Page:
An artist's impression of the new Makhado Crossing mall upon completion. Image supplied.
Date: 18 January 2020 By: Andries van Zyl
News of the liquidation of the main contractor at the new Makhado Crossing Mall sent shockwaves through the local business community the past week. CMC Koch Konstruksie filed for voluntary liquidation during December, effectively leaving debts of several millions of rands in the local economy. The fear exists that many of the smaller sub-contractors and suppliers will not be able to recover from this loss and may also close their doors.
CMC Koch Konstruksie belongs to two brothers, Carl Francois Koch (47) and Charles Martin Clemons Koch (50), originally from Polokwane. The company was appointed as the main contractor to extend the Makhado Crossing Mall. When the project was launched, the estimated development cost was almost R400 million.
The developer of this new state-of-the-art mall is the Masingita Group of Companies, in partnership with Investec Properties. The holding company that was formed is Italite. Italite responded to media enquiries this week and said that news of CMC Koch’s liquidation had also come as a shock to them. They were, however, quick to point out that this would not affect the development project and that all nominated sub-contractors had been paid in full. “Under the selected sub-contract agreement, there is a contractual provision for when the main contractor fails to make payment to them that the employer and principal agent can make direct payment,” said Italite in their response.
When did things start going wrong?
According to Italite, CMC Koch started showing signs that they were experiencing financial difficulties in May 2019. They explained that the main contractor could appoint sub-contractors to do specialist work on the project. In terms of the agreement, the selected or nominated sub-contractors are covered by a provision that allows the developer to pay them directly, should problems arise. A total of 32 selected sub-contractors were used, all of whom have been paid in full for work done.
“Once we noticed that the main contractor was not making payment on time or short or no payments to the selected sub-contractors, Italite then invoked the provision of the contract, together with an agreement by the main contractor and all sub-contractors for direct payment,” said the company.
These contractors were not protected
The contract agreement, however, did not protect the other suppliers and contractors appointed or used by CMC Koch at their own discretion, without the involvement or approval of the developer, and these are the contractors and suppliers who did not get paid by CMC Koch. “Unfortunately, Italite has no knowledge or access to the agreements between CMC Koch and its creditors,” said the company.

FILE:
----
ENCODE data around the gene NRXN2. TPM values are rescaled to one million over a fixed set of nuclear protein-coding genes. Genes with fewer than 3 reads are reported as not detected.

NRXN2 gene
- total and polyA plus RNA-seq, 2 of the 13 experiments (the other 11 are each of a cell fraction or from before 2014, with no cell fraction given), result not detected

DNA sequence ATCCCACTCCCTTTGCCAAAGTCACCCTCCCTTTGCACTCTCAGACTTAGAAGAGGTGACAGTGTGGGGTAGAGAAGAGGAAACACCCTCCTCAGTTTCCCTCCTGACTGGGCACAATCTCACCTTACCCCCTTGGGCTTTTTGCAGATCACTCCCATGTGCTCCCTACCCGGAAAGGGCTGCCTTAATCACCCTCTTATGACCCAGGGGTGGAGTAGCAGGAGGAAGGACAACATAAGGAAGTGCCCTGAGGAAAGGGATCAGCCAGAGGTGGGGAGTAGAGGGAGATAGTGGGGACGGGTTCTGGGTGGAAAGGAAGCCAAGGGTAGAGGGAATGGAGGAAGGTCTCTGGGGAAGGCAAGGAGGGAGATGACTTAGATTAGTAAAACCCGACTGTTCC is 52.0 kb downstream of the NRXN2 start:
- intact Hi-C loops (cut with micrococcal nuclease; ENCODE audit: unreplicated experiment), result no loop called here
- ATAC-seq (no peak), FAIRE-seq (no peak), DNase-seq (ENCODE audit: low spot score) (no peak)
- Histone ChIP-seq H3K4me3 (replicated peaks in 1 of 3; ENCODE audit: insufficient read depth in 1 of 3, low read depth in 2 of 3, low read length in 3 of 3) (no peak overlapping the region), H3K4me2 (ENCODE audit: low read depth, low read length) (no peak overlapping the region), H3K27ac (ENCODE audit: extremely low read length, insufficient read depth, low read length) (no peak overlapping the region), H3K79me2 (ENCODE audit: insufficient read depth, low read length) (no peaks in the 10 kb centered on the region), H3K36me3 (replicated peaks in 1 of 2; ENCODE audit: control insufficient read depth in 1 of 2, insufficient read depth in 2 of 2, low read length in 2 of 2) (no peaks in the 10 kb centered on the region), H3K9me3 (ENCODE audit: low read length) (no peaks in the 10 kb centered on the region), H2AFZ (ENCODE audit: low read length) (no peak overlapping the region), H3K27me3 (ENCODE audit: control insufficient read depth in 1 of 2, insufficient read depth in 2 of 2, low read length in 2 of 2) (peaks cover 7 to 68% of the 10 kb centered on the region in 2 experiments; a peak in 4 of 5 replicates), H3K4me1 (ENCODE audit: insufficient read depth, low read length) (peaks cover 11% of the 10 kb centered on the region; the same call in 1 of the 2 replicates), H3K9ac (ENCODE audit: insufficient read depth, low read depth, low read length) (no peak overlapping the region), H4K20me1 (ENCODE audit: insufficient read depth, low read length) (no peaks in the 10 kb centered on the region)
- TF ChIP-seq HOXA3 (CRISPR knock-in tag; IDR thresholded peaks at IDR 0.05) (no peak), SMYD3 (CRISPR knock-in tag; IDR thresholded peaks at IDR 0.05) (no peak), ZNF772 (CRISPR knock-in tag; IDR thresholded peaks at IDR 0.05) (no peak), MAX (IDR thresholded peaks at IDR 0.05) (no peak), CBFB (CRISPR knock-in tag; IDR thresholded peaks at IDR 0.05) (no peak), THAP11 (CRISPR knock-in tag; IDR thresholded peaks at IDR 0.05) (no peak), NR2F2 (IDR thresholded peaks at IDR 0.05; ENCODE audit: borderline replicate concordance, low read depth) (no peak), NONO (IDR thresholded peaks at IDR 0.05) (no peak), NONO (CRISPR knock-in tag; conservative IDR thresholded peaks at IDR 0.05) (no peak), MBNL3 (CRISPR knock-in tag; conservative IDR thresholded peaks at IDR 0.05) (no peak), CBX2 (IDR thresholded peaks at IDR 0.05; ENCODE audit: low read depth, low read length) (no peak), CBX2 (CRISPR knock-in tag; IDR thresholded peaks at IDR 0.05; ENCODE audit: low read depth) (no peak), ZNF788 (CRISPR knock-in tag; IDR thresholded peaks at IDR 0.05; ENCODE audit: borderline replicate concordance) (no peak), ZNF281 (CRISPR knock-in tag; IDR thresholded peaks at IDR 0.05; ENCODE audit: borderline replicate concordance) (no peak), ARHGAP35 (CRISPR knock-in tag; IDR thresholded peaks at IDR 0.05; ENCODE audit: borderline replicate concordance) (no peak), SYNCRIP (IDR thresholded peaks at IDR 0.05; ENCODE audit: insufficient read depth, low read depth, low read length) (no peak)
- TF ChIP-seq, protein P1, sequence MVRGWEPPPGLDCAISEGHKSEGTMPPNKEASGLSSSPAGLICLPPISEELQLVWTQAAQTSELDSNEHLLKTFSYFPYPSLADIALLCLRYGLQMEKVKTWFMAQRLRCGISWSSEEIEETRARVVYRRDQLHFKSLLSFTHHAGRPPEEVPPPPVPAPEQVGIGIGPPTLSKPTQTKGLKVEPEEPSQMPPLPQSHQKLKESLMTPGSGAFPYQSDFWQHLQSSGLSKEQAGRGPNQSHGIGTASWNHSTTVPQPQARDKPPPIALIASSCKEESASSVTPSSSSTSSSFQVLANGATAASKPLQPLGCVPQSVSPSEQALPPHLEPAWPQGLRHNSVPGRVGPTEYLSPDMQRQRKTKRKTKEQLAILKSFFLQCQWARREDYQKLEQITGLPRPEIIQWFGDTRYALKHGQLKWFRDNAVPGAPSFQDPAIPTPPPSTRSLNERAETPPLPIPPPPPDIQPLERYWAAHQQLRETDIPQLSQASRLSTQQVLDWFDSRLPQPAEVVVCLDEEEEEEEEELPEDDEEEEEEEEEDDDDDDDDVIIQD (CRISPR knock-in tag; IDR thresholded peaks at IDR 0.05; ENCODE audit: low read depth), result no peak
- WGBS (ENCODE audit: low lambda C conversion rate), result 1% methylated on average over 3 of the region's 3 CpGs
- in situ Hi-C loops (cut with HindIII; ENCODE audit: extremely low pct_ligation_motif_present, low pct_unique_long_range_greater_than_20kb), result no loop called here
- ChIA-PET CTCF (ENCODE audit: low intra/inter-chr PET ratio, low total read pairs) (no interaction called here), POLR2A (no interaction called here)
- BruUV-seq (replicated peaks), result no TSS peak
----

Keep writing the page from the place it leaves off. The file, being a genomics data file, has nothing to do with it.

From what could be established, CMC Koch started using several local contractors and suppliers at the end of 2019. Credit was extended to the company, but when it came to making payments, CMC Koch had many excuses. The credit included advance payments from the developer to CMC Koch, the last of which was made on October last year to help CMC Koch pay their creditors and suppliers. This advance payment of just over R2,9 million was per CMC Koch’s own request for assistance. The money was paid over, but whether any of the “non-approved” sub-contractors were ever paid remains unclear.
CMC Koch files for liquidation
On 12 December, Lindy Pretorius, on behalf of Clemens Koch, wrote to one supplier, saying that the lack of payments was due to a “misunderstanding” with the interpretation of the agreement between CMC Koch and the developer. “…our retention deduction payment was expected after the launch date of the mall, being 22 November 2019, after which we could have settled most of our outstanding amounts. Unfortunately, as per our oversight, retention will only be released on practical completion by end March 2020, this realization came as inconvenient to us as to you,” wrote Pretorius. She mentions in the letter that the company is experiencing cash-flow problems and will not be able to make immediate payment.